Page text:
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Parrots speak in tongues

September 6, 2004 By Helen Pilcher This article courtesy of Nature News.

Ability to modify vowels underpins mimicry skills.

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Ever wondered what makes parrots so good at mimicking human speech? It turns out that the feathered impressionists use their tongues to create vowel-like sounds, just as we do.

In human speech, noise is produced in the larynx and can then be modified by the movement of the tongue in the mouth. This helps us to make complex vowel and consonant sounds.

Until now, many researchers thought that birds produced and modified their song in the avian equivalent of the larynx, the syrinx, and that the tongue played no role at all.

But parrots are known to bob their fleshy tongues back and forth when they talk, so Gabriel Beckers from Leiden University in the Netherlands and colleagues decided to see whether these movements contribute to the birds' great talent for mimicry. Their results are published in Current Biology1.

The team studied five feral monk parakeets (Myiopsitta monachus), which had been caught and killed as part of a government pest control program in Florida. In each bird, they replaced the syrinx with a tiny electronic speaker and then used a hook to move the tongue around as the amplifier played bursts of sound.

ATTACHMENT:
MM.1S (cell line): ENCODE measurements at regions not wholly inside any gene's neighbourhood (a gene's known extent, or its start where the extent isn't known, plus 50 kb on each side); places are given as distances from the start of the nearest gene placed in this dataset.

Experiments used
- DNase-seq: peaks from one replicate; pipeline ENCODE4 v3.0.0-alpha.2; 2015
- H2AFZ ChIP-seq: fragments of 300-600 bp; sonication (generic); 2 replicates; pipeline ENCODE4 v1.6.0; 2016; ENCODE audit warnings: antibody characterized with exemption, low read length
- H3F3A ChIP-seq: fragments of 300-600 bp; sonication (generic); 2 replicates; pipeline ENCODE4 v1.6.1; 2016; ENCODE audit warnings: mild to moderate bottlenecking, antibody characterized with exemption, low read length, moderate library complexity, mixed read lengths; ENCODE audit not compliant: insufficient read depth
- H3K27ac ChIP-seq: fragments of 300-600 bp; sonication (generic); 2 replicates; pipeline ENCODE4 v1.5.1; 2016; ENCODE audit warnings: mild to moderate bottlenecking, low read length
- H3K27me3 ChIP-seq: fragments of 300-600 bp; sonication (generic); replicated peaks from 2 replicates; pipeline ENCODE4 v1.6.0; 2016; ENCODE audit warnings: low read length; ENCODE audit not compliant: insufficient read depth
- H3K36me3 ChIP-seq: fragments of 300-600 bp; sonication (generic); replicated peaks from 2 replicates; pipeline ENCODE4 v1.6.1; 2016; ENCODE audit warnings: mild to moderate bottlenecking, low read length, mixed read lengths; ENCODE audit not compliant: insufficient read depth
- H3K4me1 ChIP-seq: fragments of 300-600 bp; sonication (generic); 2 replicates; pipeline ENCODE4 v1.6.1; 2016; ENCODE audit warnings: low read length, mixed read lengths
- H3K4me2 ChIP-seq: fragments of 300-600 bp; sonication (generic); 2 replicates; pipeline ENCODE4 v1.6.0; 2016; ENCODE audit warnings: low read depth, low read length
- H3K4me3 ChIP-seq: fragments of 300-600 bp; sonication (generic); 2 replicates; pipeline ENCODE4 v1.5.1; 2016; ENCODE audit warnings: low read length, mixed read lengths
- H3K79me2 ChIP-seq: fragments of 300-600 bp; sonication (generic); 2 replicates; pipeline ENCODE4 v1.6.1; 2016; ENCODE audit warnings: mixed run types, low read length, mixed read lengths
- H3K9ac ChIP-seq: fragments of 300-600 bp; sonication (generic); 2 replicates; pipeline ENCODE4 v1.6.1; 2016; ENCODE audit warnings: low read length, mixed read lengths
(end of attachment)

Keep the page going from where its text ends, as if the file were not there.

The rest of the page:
Tongue movements of less than a millimetre made a big difference to the quality of emerging vowel-like sounds, called formants, the team found. "It is larger than the difference between an 'a' and an 'o' in human speech," says Beckers.

Beckers thinks that the birds' ability to manipulate their tongues to articulate vowel sounds probably underpins their talent as impersonators.

Look who's talking

Parrots are likely to use these sounds in natural communication, says Irene Pepperberg from the Massachusetts Institute of Technology, who studies bird vocalizations. "Subtle differences in sound are very important to these birds," she says.

Male songbirds, for example, tend to sing only at certain times of the year and for a specific reason: to attract females. But male and female parrots communicate all the time, says Pepperberg. They probably use formants and other vocalizations to convey complicated information, such as individual identity and predator threats.

The discovery "suggests that parrot communication may be more complex than we thought", says Beckers.

Pepperberg has first-hand experience in this area. Her team has studied an African Grey parrot, called Alex, in the lab for 27 years. Alex can articulate sounds for objects, shapes, colours and materials, knows the concepts of same and different, and bosses around lab assistants in order to modify his environment.

Pepperberg claims that the ability to form vowel-like sounds is no accident. She says that it contributes to the richness of parrot 'language'.

The recent study suggests that the ability to produce formants evolved at least twice, once in parrots and once in humans, says Beckers. Tongue articulation gives an extra dimension to vocal complexity, a phenomenon that must have proved useful to both species.


  1. Beckers G. J. L., Nelson B. S. & Suthers R. A Curr. Biol., 14. 1592 - 1597 (2004 ).


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